Tips For Easy Composting Using Compost Tumblers, Bins, Or a Pitchfork …
There are certain tried and true procedures for good compost making. It’s more than just throwing anything into a pile and expecting to get good results! What you’ll end up with a mucky mess or a dried out pile infested with ants or other pests. Here are some time proven tips:
1. It’s OK to compost poisonous plants, such as rhubarb, yew, or poison oak, etc., because the heat during compost making will break down all the toxins. If you have some poisonous plants that need disposed of, don’t burn them! The smoke will get in your lungs and can cause all sorts of problems. Just put them in our compost pile.
2. To have successful compost, you need a mix of green materials, such as grass clippings, kitchen refuse, cow and chicken manure, and sturdier brown materials, such as twigs, cardboard, paper, plant trimmings. The larger pieces keep the pile from matting down and turning to goo. After your compost is finished, if you nevertheless have some twigs or other bigger pieces, you can sift them out and put them in your next batch.
3. Don’t add diseased plant material to your compost heap.
4. Don’t compost dog feces or cat litter boxes, cooked food, fats, or disposable baby diapers. Cow and horse manure, poultry manure and the bedding in your barns is great for compost making.
5. It’s necessary to keep the pile moist, but not overly wet or it won’t get enough oxygen (aerobic) and than will be considered an anaerobic (without oxygen) pile. Anaerobic piles take much longer to decompose.
6. in any case method of compost making you use, the pile must be turned or rotated frequently. This properly aerates the pile and speeds up the decomposition course of action.
7. Keep a compost crock or compost pail in your kitchen so you have an easy way to transport your kitchen refuse to the compost pile. Both come with filters to control odor.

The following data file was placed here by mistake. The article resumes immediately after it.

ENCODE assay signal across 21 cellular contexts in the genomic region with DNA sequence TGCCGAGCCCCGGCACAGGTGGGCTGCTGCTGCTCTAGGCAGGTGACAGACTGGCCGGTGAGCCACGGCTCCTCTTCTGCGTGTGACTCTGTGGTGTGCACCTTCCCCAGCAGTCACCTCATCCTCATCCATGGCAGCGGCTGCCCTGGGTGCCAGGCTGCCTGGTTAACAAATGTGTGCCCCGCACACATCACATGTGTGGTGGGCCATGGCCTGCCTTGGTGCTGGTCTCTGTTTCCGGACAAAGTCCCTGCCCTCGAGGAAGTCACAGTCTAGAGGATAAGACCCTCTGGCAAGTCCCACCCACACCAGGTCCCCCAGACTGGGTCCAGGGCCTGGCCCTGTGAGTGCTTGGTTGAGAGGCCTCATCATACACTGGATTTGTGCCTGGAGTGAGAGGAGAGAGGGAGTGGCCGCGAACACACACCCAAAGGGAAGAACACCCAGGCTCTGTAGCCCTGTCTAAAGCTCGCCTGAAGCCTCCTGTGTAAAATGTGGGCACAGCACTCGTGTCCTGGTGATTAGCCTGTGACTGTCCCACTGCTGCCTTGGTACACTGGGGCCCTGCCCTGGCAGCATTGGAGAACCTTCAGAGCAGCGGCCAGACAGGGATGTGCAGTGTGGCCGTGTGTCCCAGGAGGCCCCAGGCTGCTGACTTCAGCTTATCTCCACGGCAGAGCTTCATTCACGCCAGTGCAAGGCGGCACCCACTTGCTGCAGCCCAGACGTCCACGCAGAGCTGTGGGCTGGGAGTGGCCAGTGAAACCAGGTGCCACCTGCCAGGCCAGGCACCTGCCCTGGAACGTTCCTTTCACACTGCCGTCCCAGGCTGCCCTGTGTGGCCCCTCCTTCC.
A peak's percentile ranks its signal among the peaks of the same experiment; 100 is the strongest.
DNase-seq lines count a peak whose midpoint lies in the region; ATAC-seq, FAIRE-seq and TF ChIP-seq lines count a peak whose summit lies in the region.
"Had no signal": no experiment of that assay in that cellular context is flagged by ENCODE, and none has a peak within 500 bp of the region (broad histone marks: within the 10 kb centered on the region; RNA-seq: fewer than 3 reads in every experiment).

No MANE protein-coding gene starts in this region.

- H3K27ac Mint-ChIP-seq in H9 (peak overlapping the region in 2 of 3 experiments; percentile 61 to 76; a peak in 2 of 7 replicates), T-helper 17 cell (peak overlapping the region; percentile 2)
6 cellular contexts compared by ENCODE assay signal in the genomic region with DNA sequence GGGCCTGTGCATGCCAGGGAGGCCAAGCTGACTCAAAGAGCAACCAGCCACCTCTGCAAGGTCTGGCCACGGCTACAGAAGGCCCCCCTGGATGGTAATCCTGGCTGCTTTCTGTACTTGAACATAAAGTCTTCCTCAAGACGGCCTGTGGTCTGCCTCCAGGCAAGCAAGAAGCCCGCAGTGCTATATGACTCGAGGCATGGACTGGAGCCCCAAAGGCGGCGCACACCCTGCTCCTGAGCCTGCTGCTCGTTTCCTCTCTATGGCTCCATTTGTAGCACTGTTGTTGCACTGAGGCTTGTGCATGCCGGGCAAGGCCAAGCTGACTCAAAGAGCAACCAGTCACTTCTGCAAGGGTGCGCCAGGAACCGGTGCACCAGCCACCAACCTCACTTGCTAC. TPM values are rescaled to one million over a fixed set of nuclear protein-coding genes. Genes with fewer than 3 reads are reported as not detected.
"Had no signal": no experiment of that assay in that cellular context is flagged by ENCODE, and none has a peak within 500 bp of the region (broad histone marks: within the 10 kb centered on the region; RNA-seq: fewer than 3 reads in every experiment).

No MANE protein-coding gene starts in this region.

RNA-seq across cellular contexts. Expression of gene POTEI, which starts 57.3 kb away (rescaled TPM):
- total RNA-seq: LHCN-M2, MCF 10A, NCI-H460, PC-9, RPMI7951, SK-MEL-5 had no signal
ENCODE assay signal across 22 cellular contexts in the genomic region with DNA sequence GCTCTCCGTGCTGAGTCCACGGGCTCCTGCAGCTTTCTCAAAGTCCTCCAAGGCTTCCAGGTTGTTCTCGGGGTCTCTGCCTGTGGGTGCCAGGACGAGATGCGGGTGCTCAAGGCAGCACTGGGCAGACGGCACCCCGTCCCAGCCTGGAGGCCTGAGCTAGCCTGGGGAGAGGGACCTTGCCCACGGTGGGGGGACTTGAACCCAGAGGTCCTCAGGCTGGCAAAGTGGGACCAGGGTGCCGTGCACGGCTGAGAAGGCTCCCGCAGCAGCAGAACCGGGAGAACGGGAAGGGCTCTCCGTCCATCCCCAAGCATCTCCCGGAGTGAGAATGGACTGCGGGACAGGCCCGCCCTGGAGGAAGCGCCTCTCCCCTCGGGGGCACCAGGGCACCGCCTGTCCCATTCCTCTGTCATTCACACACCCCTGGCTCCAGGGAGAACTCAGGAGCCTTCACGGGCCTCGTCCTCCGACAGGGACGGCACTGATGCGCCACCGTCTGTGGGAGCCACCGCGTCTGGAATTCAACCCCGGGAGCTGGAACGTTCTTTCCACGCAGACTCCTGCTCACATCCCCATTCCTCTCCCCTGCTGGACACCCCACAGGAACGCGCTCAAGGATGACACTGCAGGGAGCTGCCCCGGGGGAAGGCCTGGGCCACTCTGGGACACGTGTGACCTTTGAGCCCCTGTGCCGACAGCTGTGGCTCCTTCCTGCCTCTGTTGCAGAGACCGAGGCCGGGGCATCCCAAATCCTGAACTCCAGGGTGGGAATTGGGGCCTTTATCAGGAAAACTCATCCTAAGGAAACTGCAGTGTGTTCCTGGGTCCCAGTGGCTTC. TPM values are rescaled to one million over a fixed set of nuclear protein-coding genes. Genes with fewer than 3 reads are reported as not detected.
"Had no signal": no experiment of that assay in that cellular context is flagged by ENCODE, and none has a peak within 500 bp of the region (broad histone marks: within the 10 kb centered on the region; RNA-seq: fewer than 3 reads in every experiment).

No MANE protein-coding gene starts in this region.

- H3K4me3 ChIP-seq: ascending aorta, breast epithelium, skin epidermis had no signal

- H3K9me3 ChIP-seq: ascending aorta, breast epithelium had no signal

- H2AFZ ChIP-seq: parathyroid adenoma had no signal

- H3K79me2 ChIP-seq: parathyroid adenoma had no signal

8. If you don’t generate enough materials, get leavings from canneries, or all that produce they toss out at Farmer’s Markets, ask you neighbors for their lawn cuttings, get barn sweepings from farmers, or ask if you can go out in their pastures and collect “cow pies.” You are only limited by your own imagination and resourcefulness.
Here are some different methods of compost making:
You can have a successful compost pile using just a pitchfork. All you need to do is keep the pile together and turn it frequently. Don’t let the edges get too dry, or the top get too wet. You might have a problem with rats, ants, and other pests with an unprotected, uncontained pile.
The use of a compost bin protects your pile from pests and helps keep the moisture already. There are many obtainable for buy; however, these are simple to build with wooden stakes, wood pallets, chicken wire, wire mesh or a large number of other materials.
The use of compost tumblers is the easiest. There are several varieties obtainable from drum shapes you roll on the ground to elaborate crank operated systems. Some come with internal baffles to help the compost materials aerate better. You either roll the drum around the yard or turn a manager or crank to aerate your compost. No need to use a pitchfork.
Here’s another suggestion – in the Autumn when there is a surplus of leaves, it is a better idea to put them in a black plastic sack and make leafmold. the time of action will take about a year or so and definitely be good for your garden.
The time it takes for your compost to finish varies depending on the materials you’ve included, the time of year, and the kind of compost making method you have chosen. When it is finished, you will have something very good for your garden, and it was all from free materials that you saved from the landfill.